Judith Fradkin, M.D., is director of the Division of Diabetes, Endocrinology, and Metabolic Diseases at the National Institute of Diabetes and Digestive and Kidney Diseases (NIDDK). She recently answered questions about current diabetes guidelines and research.
New guidelines have recently been reported for the treatment of type 2 diabetes. How was the NIH involved?
These are guidelines from the American Diabetes Association (ADA), not from the NIH. But they are based in part on NIH research. The National Diabetes Education Program (NDEP)—a joint program of the NIH and Centers for Disease Control and Prevention (CDC)—uses ADA and other organizations' guidelines in its materials.
How has NIH research led to changes in the guidelines that tailor them to individual patients?
The guidelines focus on tailoring goals to the individual, based on potential risks and benefits of blood sugar control as measured by the A1C test. That is a lab test that measures average blood glucose level over the last two to three months. These new guidelines call for better control of diabetes in people who are newly diagnosed, do not have many other health problems, and can expect to live a long time. Other people should have less strict A1C goals. Those include people with severe low blood sugar, other serious health problems—such as heart disease—or longstanding or hard to control diabetes.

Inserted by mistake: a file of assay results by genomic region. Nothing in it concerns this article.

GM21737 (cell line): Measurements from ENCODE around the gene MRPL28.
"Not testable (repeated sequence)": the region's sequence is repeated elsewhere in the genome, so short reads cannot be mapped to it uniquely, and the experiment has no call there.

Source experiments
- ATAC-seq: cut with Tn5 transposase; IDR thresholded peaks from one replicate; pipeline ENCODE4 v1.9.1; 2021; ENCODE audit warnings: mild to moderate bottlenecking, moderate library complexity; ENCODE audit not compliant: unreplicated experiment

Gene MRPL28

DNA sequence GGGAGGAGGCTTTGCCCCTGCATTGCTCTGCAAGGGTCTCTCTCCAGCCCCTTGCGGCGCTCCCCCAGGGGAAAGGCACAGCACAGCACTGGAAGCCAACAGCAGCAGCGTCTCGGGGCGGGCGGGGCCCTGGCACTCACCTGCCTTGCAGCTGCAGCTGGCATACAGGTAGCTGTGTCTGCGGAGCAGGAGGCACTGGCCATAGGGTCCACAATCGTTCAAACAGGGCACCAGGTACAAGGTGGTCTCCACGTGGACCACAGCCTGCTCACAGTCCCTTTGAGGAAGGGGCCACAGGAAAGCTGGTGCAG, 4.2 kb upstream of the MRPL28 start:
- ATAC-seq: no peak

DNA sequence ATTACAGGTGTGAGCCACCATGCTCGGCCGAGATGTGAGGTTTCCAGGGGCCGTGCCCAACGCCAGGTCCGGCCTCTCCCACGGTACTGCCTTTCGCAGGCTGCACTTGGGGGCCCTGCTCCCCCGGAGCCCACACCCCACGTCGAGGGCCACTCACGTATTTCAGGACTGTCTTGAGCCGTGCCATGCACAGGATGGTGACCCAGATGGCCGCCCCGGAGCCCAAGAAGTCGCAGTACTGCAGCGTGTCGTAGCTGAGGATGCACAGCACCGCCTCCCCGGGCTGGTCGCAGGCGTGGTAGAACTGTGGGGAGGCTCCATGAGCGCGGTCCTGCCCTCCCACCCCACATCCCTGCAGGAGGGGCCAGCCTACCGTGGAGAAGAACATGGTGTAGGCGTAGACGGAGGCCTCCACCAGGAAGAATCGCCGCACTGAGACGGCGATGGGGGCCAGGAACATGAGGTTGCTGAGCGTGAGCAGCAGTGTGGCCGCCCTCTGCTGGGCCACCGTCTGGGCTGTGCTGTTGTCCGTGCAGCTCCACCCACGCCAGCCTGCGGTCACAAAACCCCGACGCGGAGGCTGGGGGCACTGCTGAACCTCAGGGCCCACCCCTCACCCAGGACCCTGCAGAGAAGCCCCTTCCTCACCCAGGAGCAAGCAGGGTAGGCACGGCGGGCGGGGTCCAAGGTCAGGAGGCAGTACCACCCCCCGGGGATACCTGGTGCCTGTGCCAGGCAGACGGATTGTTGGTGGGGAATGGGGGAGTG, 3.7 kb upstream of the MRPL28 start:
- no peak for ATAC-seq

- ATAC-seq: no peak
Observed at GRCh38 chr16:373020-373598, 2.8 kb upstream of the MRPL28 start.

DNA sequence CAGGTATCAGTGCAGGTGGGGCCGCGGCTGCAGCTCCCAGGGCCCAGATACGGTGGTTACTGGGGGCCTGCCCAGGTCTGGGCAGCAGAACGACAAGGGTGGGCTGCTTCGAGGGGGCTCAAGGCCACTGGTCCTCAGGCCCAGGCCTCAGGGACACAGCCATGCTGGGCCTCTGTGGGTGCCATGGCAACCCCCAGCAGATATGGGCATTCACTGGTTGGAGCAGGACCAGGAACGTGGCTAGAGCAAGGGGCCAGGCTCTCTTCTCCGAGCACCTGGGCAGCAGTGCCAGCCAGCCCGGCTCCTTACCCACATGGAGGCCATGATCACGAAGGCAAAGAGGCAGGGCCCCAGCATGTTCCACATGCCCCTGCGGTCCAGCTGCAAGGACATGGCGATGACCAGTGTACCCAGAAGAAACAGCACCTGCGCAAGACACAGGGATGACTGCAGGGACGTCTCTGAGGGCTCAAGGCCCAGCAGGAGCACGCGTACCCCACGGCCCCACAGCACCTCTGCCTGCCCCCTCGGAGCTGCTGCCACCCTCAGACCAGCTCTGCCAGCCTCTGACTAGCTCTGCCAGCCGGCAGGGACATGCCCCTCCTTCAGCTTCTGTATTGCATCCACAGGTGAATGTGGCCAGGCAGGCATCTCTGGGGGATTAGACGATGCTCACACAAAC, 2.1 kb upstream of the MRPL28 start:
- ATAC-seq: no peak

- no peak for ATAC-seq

These guidelines are consistent with findings in the NIH-funded Action to Control Cardiovascular Risk in Diabetes (ACCORD) trial. This study found that lowering blood glucose to a goal of near normal, or non-diabetic levels, increased the risk of death; the study participants had longstanding type 2 diabetes and either had heart disease or were at high risk for it.
Two other studies, the Diabetes Control and Complications Trial (DCCT) and the Epidemiology of Diabetes Complications (EDIC)—studied patients treated intensively early in the course of type 1 diabetes. These studies showed that tight blood glucose control lowers the risk of diabetes complications, and that the benefits continued years after the trial ended.
These trials tell us that treatment should be tailored for the individual patient. For some people with diabetes, intensive glucose control might not be best. For other people, it may be the right thing to do. We've learned that a one-size approach does not fit all in treating diabetes. It is important to remember that it's not just glucose control that is important. Controlling blood pressure and taking cholesterol-lowering statin drugs have a huge effect in preventing heart disease in people with diabetes.
Due to the rise of obesity in the U.S., many people have prediabetes—a condition that puts them at high risk for type 2 diabetes. What can those people do to help stay away from developing type 2 diabetes?